What Is the Difference Between CloudOps And DevOps?

Most business managers get confused between CloudOps and DevOps easily. And it is a way too common problem so here we are drawing a line between CloudOps and DevOps that can help the business managers understand the basic difference between CloudOps and DevOps.

As the name proposes, DevOps is a mix of ”Development” and ”Operations”, and depicting it as “specialized deft” appears to be shockingly exact. A bunch of practices and processes assist associations with making a spry, cooperative climate that unites software development, IT tasks, and quality designing to fulfill the basic business operations such as:

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AWS Gateway LoadBalancer: A Load Balancer that we deserve

Nowadays, LoadBalancing is one of the basic needs for the application systems to perform optimally while considering some important factors like- scalability and high availability. Every cloud is providing LBaaS (LoadBalancing as a Service) as an offering so the consumers don’t have to worry about the setup and management of load-balancers by themselves.

But it’s not like that cloud is offering a single type of load balancer for every use case because for different use-case we require a different type of load balancer. For example- we have different load-balancers for Layer4 and Layer7 level traffic.

Recently AWS had a new family member in their load-balancer family and they named it “Gateway Load Balancer“. So gateway load-balancer is a load-balancing service provided by AWS to send traffic to the different appliances, applications, firewalls, etc. that are not part of the current VPC.

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MongoDB Setup on Kubernetes using MongoDB Operator

MongoDB is a popular NoSQL database that supports large as well as small size of datasets. Just like any other database standalone setup, MongoDB is straightforward but we have to make a replicated or shared cluster of MongoDB, and there we have certain complications. Especially if we are doing these kinds of setups in orchestration tools like Kubernetes.

There is a lot of complexity in setting up MongoDB on Kubernetes that people(including me) have faced for a long time which I would like to highlight:-

  • Standalone setup is pretty straightforward but for replicated and sharded clusters additional mongo configurations are required.
  • In the replicated scenario, separate configurations need to be managed for the leader and follower.
  • Monitoring and access management of MongoDB inside Kubernetes is a little tricky part to handle.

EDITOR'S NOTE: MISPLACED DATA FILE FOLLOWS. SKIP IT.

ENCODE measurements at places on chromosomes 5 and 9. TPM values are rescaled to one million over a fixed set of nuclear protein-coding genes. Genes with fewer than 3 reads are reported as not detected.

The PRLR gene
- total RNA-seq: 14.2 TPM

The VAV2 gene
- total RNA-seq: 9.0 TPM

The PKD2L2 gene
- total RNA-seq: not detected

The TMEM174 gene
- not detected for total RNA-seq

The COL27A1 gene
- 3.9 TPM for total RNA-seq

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Learn the Importance of Namespace, Quota & Limits

Let’s start with a scenario, whenever any application builds, we generally do have 3 environments on the basis of resources – dev for developers resources, test for testers resources, and prod for production resources. Likewise, we used to have a separate IT-Operational Team having strategies to maintain their environment resources. It was very time-consuming and many human resources were required.

We are in the microservices era where we follow the DevOps Methodology. The DevOps Team brings all the environment and strategies to maintain resources in one go. Resources are the ones who decide the behavior of your applications. We can apply the criteria to resources, so how can our application behave? To do this we can give the name to our resources, we can give the resources quota to the application, and can give resource ranges to the application.

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Know How to Access S3 Bucket without IAM Roles and Use Cases

We all have used IAM credentials to access our S3 buckets. But it’s not a very safe or recommended practice to keep our Access keys and Secrets stored in a server or hard code them in our codebase.
Even if we have to use keys, we must have some mechanism in place to rotate the keys very frequently (eg: using Hashicorp Vault). Another widely adopted method is to use IAM roles attached on the EC2 instance or the AWS service accessing the bucket.

But, what if we need access to the bucket from an on-premise Data Center where we can not attach an IAM role?

Yes, we can obviously use IAM credentials and secret tokens with the rotating mechanism. But setting up the key rotation mechanism itself could be another overhead if we do not have one already in place. What if we do not require keys or roles without making the bucket public?

In this blog, I will make an attempt to cater to this problem with another alternate and easy solution.

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